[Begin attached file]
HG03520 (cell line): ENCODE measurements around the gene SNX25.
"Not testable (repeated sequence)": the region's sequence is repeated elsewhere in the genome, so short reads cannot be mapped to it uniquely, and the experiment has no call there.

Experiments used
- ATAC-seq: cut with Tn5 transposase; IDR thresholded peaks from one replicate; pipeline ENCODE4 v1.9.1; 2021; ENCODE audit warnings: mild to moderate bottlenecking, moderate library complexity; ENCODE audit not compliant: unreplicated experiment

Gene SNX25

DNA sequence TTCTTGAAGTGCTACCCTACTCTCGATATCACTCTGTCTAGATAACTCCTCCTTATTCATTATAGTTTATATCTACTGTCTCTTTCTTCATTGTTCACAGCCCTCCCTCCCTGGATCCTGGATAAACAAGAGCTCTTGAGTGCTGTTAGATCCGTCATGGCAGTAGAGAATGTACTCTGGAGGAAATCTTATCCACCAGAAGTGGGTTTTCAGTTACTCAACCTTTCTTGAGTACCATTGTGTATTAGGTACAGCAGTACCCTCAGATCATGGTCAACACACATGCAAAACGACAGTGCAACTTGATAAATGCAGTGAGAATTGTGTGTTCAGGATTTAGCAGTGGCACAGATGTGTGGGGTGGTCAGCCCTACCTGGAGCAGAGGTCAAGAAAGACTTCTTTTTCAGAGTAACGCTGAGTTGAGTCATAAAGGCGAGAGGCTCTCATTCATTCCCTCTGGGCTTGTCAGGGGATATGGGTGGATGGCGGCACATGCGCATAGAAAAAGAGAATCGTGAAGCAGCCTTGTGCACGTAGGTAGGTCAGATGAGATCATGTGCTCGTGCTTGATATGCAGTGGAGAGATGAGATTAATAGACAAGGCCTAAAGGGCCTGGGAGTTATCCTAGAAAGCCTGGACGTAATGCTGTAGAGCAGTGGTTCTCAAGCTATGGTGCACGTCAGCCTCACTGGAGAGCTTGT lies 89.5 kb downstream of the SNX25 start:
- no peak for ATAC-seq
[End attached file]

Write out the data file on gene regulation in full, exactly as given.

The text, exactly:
HG03520 (cell line): ENCODE measurements around the gene SNX25.
"Not testable (repeated sequence)": the region's sequence is repeated elsewhere in the genome, so short reads cannot be mapped to it uniquely, and the experiment has no call there.

Experiments used
- ATAC-seq: cut with Tn5 transposase; IDR thresholded peaks from one replicate; pipeline ENCODE4 v1.9.1; 2021; ENCODE audit warnings: mild to moderate bottlenecking, moderate library complexity; ENCODE audit not compliant: unreplicated experiment

Gene SNX25

DNA sequence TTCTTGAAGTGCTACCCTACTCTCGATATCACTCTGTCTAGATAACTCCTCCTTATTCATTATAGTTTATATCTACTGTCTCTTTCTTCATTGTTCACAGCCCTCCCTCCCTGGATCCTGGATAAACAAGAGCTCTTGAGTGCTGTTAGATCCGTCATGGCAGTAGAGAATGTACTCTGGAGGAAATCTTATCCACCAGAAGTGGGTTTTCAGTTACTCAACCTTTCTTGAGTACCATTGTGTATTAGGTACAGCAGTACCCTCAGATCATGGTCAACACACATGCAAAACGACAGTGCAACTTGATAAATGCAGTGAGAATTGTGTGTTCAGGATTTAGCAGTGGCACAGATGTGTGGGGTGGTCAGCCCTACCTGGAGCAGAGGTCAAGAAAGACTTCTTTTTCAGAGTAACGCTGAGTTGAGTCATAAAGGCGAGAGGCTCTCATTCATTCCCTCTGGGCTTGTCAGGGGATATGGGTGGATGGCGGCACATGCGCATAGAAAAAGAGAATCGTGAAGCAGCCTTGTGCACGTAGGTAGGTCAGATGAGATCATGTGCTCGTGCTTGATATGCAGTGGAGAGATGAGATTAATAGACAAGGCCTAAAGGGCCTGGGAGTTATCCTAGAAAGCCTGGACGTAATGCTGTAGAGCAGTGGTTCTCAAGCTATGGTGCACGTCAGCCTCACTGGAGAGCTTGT lies 89.5 kb downstream of the SNX25 start:
- no peak for ATAC-seq